Years later when I started to actually have a little money of my own; I started buying lots of comics, beginning with Marvel's Transformers, because I loved the toys. Then I expanded into other Marvel books, mostly X-books, then on to DC stuff such as the Bat-books and the Legion.

The Legion at that time was in the middle of the “Five Years Later” period, so it was very odd to me. The first issue I remember picking up was Legion of Superheroes v4 #23 (1991), which had a Lobo appearance and was part 3 of “The Quiet Darkness”. Not a great starting point! Nevertheless, I kept checking it out and then Zero Hour happened and the Legion books had a crossover called “End of an Era” which featured characters and plot points from their entire history and though I was unfamiliar with most of it, I was intrigued and wanted to know more!

Also around this time I got into Starman, The Spectre and The Sandman. These three comics were some of the best written stories I had ever read, and made me big fans of the creators. So I started looking for more books by them.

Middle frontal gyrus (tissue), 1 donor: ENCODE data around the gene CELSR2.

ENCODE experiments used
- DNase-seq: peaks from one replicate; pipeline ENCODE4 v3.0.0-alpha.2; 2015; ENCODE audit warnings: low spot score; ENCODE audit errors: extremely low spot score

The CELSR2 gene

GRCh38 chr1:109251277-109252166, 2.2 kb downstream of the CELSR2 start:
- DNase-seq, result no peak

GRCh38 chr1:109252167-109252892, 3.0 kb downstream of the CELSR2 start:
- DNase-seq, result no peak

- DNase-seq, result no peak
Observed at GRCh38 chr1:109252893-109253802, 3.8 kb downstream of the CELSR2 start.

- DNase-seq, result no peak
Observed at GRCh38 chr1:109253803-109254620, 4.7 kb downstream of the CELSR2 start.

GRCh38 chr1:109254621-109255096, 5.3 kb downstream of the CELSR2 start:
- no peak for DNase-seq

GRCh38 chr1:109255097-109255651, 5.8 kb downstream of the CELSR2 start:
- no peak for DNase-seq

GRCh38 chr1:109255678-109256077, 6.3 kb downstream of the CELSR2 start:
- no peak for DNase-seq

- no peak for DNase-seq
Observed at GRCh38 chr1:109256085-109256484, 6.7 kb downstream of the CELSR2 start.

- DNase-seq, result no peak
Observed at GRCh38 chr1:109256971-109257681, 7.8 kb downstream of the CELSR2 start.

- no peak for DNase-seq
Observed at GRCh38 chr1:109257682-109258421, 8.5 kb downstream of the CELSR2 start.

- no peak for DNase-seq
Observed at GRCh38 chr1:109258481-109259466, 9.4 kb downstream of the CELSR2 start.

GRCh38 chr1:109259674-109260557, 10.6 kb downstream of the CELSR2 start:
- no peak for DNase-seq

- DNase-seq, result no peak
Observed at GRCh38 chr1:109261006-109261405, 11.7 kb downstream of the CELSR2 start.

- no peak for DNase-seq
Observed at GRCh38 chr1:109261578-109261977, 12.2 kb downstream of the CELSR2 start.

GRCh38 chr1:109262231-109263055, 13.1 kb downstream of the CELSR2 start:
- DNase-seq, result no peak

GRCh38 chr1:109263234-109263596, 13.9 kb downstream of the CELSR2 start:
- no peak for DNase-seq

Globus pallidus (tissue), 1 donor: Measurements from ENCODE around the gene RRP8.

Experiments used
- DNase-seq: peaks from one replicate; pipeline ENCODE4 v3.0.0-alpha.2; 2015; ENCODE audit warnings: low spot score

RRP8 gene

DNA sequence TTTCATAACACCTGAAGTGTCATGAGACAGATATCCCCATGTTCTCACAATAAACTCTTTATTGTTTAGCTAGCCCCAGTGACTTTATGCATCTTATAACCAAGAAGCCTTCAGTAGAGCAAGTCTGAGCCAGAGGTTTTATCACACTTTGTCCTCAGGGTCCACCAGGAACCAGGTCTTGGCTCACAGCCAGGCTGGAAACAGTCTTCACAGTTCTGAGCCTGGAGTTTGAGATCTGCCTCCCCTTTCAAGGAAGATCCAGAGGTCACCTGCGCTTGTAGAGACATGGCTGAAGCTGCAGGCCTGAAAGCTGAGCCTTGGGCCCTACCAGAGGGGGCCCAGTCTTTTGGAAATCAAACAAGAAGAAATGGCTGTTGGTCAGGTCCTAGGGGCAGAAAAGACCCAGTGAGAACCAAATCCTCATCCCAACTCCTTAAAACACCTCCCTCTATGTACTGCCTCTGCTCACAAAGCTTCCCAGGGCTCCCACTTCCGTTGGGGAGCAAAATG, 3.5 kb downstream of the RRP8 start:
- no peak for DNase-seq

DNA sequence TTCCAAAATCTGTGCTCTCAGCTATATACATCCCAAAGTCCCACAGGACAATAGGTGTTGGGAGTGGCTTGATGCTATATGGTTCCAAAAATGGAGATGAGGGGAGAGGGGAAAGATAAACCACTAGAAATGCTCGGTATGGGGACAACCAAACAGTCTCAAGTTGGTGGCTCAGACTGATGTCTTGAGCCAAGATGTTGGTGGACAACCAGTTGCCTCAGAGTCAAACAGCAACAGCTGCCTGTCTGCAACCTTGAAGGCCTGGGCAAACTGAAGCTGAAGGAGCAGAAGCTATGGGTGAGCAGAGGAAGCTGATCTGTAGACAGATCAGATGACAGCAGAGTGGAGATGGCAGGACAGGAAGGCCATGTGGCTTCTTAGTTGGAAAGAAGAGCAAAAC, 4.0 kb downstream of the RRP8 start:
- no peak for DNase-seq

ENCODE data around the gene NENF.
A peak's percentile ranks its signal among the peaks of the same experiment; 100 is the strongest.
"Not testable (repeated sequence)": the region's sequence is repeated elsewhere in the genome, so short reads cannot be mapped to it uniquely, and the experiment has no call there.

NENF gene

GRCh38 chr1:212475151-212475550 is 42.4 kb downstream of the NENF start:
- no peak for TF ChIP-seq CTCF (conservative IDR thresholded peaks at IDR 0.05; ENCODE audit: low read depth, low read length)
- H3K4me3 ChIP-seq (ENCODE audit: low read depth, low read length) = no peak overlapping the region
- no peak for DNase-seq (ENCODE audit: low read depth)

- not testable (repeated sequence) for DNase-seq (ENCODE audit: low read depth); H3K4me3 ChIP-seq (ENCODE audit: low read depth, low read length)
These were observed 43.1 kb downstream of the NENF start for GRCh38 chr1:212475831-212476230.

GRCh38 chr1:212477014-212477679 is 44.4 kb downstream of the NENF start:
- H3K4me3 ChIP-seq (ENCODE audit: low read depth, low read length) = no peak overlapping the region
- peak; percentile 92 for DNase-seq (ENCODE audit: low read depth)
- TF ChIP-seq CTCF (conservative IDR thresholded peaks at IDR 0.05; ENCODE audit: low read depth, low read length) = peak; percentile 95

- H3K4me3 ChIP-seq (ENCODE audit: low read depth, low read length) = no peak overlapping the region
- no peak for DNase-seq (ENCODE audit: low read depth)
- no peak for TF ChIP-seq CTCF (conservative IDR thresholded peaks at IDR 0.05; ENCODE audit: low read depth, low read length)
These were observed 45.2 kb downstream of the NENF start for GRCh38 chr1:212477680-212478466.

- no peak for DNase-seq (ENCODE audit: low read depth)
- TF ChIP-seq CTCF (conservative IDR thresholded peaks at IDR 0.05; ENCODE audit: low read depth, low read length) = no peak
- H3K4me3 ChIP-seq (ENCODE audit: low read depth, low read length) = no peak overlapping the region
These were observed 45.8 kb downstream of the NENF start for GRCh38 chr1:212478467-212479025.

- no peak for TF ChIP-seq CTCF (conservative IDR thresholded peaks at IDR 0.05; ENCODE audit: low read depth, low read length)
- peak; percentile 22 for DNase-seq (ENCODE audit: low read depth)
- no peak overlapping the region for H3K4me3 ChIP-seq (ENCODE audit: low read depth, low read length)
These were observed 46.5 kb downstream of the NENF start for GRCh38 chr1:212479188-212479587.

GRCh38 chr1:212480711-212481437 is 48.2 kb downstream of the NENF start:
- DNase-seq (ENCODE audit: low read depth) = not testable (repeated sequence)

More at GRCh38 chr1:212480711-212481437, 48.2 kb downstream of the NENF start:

Looking for more books by John Ostrander lead me to Suicide Squad. Now I had decided to begin looking for back issues of the Squad at some point, and right around then I went on a family vacation. While on vacation, we stopped in some little town for my mom to check out an arts and crafts fair. I noticed a used book store near there and when I went in, I found an almost complete collection of Ostrander’s run on Suicide Squad! The owner sold me the whole set for $10. That, my friends, is getting lucky.

Suicide Squad v1 #2 (1987)
I devoured those Suicide Squad comics and fell in love with the characters. Deadshot, Bronze Tiger, Boomerbutt and the Wall are still some of my all-time favorite comics characters.

Since then I have read so many amazing DC comics. One time I read Alan Moore/Dave Gibbon's Watchmen, Frank Miller's Dark Knight Returns and Crisis on Infinite Earths all in one week. That blew my mind. I eventually read Jack Kirby’s Fourth World saga, Grant Morrison’s everything, Wolfman/Perez’s Teen Titans, and so many other great runs.

I also went back and tracked down every single Legion of Super-Heroes story. Now, I don’t own every individual Silver Age issue, but I at least own the reprints in the Legion Archives volumes.

DC80s: Thank you for chatting with us today, Travis. We're looking forward to any other DC-centric commissions you pick in the future and we plan on keeping an eye on your Comic Art Gallery.